Overview of Peer Support Programs

First responders attend calls and witness events that can cause them to experience strong emotional, physical, cognitive, or behavioural responses. These can be traumatizing and interfere with performance during and after incidents. They also face day-to-day life stressors that are common in many peoples’ lives at work and home. The compounding effect of life stress and trauma exposure can be detrimental to their mental health.

Often, co-workers who have had similar experiences can provide support and referral assistance through peer support, improving the lives of their peers and helping them towards recovery, empowerment, and hope. Peer support may also reduce the use of formal mental health, medical, and social services, which can reduce the cost of a first responder’s recovery.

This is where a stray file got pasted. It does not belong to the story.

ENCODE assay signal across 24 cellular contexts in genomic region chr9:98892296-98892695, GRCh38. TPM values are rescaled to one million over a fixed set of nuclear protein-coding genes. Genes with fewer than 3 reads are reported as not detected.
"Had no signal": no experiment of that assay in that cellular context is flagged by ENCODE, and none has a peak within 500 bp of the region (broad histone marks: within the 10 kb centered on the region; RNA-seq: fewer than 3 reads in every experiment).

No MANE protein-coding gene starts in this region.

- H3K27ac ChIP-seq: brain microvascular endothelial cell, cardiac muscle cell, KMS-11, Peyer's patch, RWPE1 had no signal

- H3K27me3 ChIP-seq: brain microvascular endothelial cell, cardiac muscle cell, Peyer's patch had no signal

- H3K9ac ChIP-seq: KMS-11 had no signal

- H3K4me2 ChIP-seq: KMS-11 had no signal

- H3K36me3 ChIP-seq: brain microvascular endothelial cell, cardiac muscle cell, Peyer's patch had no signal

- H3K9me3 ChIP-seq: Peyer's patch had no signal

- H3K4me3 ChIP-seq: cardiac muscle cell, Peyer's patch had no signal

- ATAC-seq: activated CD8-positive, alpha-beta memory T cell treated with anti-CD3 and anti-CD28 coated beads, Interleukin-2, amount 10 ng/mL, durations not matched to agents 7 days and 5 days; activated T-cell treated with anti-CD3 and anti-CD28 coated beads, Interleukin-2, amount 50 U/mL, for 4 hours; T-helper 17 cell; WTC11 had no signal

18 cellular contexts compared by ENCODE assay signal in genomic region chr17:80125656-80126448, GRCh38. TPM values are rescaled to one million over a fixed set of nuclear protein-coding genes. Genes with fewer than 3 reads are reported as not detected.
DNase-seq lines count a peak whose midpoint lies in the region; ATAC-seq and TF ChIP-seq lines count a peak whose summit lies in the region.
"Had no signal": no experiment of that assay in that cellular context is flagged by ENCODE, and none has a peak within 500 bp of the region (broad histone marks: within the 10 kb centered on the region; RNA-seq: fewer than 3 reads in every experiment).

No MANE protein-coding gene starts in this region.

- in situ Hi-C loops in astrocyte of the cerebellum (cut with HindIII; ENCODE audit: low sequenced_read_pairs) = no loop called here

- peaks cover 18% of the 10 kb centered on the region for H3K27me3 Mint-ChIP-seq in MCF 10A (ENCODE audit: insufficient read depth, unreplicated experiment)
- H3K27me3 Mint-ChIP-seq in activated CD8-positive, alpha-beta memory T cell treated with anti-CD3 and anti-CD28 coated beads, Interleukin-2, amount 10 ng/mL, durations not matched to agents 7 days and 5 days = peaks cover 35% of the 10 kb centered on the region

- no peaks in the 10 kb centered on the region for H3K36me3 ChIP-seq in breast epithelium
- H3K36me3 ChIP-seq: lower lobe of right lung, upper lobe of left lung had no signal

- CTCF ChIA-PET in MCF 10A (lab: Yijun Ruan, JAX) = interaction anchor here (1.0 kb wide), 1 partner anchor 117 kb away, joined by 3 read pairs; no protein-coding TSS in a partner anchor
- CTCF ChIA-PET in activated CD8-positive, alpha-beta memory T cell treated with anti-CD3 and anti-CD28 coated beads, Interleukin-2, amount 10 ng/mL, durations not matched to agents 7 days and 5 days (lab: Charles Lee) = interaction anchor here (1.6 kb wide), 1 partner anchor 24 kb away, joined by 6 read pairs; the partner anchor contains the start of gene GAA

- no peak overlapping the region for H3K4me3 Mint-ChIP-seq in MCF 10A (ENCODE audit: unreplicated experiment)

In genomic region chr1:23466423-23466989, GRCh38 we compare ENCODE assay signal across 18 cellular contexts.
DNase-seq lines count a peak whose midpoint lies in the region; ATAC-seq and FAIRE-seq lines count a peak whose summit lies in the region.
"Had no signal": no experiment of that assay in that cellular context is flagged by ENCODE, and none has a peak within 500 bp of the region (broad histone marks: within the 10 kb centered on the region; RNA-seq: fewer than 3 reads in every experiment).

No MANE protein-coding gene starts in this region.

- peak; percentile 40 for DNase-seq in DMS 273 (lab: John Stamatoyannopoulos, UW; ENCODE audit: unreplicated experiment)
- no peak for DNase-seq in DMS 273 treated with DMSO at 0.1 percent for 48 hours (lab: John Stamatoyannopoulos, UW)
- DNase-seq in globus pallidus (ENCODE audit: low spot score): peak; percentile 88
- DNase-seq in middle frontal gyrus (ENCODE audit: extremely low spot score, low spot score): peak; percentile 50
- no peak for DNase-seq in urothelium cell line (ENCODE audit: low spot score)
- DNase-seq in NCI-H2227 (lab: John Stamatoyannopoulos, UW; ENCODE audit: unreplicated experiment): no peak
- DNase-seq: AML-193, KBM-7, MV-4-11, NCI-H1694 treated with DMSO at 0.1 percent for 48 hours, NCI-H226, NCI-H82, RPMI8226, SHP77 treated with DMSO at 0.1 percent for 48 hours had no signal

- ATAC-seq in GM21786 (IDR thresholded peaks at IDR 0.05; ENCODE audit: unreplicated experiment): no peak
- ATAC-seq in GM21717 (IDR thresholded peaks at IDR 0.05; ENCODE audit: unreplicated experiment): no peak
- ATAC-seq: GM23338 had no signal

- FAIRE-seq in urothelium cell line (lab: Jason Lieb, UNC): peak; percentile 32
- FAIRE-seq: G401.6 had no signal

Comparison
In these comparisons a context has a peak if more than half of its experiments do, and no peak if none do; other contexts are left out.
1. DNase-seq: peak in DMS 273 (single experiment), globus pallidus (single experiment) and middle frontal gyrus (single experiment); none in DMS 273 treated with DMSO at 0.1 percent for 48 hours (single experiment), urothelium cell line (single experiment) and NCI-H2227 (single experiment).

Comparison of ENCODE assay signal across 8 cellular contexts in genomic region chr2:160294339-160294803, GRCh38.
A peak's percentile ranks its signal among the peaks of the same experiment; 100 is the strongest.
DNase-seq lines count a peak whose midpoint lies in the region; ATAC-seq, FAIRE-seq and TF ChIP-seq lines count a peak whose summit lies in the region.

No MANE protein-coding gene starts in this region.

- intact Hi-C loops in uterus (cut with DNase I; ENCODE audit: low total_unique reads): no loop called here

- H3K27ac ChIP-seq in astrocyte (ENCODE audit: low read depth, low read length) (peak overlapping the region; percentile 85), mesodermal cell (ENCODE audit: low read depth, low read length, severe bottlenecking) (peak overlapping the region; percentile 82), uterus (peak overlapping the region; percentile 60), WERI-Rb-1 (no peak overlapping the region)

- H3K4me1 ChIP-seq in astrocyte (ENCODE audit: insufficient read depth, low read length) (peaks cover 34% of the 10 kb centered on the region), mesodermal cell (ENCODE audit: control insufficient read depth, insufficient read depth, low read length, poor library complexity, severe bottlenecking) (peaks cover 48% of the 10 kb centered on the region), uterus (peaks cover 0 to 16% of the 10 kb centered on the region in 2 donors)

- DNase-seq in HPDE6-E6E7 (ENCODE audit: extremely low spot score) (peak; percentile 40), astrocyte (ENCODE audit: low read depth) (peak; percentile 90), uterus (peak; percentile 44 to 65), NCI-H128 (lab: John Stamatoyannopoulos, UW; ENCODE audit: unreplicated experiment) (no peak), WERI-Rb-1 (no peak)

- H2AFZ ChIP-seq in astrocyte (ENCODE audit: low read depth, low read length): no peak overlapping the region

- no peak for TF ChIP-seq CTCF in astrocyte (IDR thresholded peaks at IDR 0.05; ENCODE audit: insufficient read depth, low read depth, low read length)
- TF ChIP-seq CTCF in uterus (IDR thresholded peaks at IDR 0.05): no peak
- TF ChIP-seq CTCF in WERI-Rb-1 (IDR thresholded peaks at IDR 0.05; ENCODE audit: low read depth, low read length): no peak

Increasingly, first responder organizations are embracing peer support. In its best form, it operates with autonomy and entrusts support workers to make judgments and decisions. Because peer support work can be exhausting and emotionally challenging, care must be taken to ensure that those involved in it have ongoing training and formalized support to prevent burnout and injury.

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